Except for modern filesystems such as ZFS and btrfs, your files aren't protected against so-called "bitrot". If, for some reason, a file is corrupted then you won't discover this and your normal backups might not have the correct file anymore. This is because the corrupted file has been backed up and your archives don't go back in time far enough.
There are a number of ways to protect against this:
I went with the second option. md5deep is easily installable via Homebrew:
$ brew install md5deep
To generate a file with hashes:
$ md5deep -r -l testdirectory > testdirectory.md5deep
Explanation: -r means recursive, -l will use relative paths. This will create a file called "testdirectory.md5deep", where all files are written with their path and their hash.
To print all changed (damaged) files:
$ md5deep -r -l -x testdirectory.md5deep testdirectory
Regularly, check the hashes against a directory that shouldn't ever change. For example, your archive of last year's family pictures. If one of the pictures got corrupted, then you know you should restore it from backup.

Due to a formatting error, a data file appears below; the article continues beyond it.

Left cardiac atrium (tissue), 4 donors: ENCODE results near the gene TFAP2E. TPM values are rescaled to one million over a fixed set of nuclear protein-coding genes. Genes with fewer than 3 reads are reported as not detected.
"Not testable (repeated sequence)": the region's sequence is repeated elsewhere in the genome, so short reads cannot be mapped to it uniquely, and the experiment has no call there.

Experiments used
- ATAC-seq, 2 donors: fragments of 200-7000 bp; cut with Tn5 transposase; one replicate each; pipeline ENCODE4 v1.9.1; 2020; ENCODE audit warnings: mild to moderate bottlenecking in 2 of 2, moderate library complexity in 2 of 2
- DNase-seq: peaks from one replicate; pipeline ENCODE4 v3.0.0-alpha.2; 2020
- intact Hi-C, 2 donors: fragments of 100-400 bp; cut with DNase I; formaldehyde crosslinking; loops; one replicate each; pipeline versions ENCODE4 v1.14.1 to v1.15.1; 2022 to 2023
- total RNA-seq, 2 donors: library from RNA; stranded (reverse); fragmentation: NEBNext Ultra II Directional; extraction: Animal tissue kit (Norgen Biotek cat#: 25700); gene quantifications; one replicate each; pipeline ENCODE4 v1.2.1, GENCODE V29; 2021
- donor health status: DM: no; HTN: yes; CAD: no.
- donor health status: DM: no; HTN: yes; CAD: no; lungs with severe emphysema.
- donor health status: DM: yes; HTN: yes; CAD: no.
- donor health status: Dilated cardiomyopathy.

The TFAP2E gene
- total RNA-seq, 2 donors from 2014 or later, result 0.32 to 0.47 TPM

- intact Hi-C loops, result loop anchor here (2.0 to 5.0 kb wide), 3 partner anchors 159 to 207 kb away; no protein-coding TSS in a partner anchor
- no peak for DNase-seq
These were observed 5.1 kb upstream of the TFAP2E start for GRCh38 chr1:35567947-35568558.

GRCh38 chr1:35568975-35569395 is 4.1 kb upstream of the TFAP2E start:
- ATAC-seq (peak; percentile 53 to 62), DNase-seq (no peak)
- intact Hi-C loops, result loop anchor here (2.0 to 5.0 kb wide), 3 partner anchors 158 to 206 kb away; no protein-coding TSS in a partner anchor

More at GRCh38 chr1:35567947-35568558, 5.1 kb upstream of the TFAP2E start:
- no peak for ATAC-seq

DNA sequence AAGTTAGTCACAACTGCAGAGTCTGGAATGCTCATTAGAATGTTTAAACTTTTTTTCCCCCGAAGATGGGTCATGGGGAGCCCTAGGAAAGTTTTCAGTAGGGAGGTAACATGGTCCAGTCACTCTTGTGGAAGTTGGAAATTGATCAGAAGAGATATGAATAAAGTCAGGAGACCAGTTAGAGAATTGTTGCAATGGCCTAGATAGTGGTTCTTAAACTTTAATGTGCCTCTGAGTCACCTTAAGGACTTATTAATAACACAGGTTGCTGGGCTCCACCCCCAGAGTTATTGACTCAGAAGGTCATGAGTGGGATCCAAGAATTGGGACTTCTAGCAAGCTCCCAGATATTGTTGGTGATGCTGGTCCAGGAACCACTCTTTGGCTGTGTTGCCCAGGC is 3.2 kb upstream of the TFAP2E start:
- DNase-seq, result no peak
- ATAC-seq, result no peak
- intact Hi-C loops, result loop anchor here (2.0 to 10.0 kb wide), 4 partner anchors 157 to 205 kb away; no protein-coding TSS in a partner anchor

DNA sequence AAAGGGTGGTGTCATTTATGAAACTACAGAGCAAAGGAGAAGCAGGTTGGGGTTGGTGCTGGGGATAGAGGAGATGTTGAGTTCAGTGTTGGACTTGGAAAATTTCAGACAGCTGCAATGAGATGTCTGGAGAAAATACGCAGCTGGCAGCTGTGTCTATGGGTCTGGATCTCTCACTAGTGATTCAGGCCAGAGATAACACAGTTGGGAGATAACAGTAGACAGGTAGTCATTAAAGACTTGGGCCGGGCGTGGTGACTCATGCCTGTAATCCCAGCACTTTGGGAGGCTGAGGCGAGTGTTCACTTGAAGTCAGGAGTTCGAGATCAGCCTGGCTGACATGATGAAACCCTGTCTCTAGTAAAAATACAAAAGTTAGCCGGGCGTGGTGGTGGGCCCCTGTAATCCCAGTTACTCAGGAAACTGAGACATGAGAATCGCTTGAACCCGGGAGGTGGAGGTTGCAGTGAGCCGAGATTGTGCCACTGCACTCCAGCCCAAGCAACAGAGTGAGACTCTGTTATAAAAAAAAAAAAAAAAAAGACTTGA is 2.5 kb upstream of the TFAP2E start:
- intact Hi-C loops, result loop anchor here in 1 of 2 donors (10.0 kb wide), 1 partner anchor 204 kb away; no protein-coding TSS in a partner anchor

If you don't mind using a bit of extra space (as well as taking a bit of additional CPU time), then you can use par2. It installs nicely via Homebrew as well:
$ brew install par2
Example command inside the directory with the files of your choice:
$ cd testdirectory $ par2create par2file *
$ cd testdirectory $ par2verify par2file.par2
As an indication, a directory containing 1836 megabytes of photos and videos resulted in a couple of par2 files that took 93 megs, so about 5% of extra storage is necessary.
When I was configuring a new Debian 8.0 ("Jessie") server, I noticed the very useful DenyHosts package is no longer available in the package repository. The package "sshguard" however, is available and according to my testing, works fine.
These packages block an IP address after a number of failed login attempts. This is very useful to counter brute-force attacks on your SSH server.
Since the last Yosemite update, the new Photos app will open automatically when you hook up your iPhone or iPad.
To stop this from happening, open Image Capture (available in your Applications folder), connect your iOS device, select it in the upper left, and in the lower right corner, click the arrow up. Then change the dropdown to not do anything.
Currently I'm getting an error when uploading a new binary to the App Store:
I've been playing around with HealthKit, but to my knowledge I removed all traces from the project in Xcode. When I have a solution, I'll post it here.
Purely looking at the editing part, I find vi much more powerful than Xcode. If you want to do a quick edit in vi, then simply drag the file from the project navigator to an open terminal, and edit away!
Articles, chronologically (latest first). This is pretty old stuff.
Not yet finished. Maybe will never be finished. Maybe they'll get deleted. Who knows?